Therapeutic antibodies have essentially been banned from the central nervous system, and are so far limited to use mainly in multiple sclerosis. This is primarily due to the fact that antibody penetration across the blood–brain barrier is very limited, with about only 0.1% of circulating antibodies estimated to reach the brain at steady-state concentration. Nonetheless, advances are being made with conventional antibodies, showing that minimal exposure can act centrally to mediate therapeutic effects. Immunotherapy in Alzheimer's disease is a noteworthy example where antibodies against amyloid-β are able to reduce brain plaque pathology in preclinical models and humans. However, the advances in using antibodies directed at brain targets have also demonstrated impediments of low brain exposure in achieving clinical benefits, spurring increased attention in technologies designed to improve brain exposure of antibodies. Here we review antibodies in clinical trials for central nervous system disorders. Moreover, we describe some of the efforts to improve the therapeutic efficacy of antibodies by enhancing delivery across the blood–brain barrier.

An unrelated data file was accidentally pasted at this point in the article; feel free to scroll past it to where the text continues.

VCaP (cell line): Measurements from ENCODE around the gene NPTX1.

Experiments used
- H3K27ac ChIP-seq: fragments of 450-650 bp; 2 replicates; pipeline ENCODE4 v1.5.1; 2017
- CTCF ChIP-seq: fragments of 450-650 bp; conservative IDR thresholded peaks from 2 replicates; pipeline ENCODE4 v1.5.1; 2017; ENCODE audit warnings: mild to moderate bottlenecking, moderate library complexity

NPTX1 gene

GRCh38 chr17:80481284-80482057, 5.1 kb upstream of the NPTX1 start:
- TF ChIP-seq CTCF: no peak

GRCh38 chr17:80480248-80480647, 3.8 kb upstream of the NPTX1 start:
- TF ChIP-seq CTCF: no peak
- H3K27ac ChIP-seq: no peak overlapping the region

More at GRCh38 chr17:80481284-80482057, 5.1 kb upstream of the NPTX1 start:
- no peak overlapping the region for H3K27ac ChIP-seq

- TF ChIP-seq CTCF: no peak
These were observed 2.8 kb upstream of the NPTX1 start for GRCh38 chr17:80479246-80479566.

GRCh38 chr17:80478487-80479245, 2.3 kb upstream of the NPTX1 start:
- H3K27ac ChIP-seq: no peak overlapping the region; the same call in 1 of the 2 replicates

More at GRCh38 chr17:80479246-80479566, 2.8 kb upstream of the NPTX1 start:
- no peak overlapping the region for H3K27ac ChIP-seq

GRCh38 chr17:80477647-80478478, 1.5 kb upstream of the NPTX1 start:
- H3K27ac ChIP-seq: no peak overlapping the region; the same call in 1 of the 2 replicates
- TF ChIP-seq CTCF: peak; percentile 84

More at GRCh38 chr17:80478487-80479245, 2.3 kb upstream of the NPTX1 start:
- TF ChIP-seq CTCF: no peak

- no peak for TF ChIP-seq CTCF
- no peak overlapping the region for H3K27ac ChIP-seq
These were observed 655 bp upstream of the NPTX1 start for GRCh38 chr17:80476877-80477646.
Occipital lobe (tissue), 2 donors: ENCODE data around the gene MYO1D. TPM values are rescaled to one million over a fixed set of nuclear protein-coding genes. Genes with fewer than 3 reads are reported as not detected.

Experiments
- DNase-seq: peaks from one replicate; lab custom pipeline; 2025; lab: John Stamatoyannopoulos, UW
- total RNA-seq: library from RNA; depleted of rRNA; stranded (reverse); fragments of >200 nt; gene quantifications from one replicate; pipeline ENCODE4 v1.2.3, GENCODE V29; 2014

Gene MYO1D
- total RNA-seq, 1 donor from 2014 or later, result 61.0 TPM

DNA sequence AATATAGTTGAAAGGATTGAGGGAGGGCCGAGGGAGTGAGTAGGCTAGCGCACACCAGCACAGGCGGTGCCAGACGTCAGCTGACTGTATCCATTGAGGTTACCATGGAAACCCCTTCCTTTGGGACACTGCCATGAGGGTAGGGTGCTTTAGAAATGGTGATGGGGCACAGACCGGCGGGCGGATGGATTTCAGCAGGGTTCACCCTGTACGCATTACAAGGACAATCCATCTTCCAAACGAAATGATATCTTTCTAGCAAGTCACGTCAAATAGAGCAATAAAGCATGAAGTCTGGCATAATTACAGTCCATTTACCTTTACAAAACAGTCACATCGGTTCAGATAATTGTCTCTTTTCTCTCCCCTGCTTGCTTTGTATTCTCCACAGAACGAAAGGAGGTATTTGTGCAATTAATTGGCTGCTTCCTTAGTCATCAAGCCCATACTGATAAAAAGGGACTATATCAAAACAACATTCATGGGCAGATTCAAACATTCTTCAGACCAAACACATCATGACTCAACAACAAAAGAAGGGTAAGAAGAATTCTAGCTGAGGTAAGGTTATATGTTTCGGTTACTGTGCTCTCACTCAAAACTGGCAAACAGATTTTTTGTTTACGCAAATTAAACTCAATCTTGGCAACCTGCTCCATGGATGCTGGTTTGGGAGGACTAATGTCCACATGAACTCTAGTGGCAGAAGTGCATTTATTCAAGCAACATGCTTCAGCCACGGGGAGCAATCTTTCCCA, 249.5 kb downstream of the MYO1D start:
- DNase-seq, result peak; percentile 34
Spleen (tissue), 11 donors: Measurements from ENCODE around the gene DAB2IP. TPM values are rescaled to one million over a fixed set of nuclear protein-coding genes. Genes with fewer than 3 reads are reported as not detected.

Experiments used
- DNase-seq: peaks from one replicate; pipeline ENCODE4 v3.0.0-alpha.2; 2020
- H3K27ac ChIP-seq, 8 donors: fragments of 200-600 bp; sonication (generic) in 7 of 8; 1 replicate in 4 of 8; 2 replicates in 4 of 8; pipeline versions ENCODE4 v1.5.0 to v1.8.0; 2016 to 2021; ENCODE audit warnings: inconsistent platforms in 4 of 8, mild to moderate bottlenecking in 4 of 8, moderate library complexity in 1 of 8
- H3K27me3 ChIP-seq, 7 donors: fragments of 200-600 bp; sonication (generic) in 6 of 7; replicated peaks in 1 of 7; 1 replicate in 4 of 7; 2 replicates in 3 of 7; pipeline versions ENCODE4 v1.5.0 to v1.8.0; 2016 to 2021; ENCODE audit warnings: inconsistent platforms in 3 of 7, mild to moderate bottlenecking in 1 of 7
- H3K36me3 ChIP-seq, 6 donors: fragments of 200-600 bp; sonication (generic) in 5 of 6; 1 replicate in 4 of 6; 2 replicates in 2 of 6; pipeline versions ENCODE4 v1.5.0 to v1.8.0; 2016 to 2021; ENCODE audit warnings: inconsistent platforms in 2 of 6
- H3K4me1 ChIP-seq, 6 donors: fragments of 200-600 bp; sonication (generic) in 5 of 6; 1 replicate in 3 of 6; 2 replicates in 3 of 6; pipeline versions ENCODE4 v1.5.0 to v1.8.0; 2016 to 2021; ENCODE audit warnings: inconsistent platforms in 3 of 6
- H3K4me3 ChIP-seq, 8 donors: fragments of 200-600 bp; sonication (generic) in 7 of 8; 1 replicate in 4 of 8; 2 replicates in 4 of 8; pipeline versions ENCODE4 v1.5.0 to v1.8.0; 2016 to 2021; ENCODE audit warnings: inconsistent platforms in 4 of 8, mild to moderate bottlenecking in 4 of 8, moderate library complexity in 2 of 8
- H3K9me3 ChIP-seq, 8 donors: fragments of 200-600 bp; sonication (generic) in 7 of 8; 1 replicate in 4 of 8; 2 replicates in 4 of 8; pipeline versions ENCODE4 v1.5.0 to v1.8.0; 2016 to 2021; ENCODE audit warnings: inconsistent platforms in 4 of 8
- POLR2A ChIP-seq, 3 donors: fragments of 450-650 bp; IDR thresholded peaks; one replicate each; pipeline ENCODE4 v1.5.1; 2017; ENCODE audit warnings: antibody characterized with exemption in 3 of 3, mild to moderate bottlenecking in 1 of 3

This article is part of the Special Issue entitled “Beyond small molecules for neurological disorders”.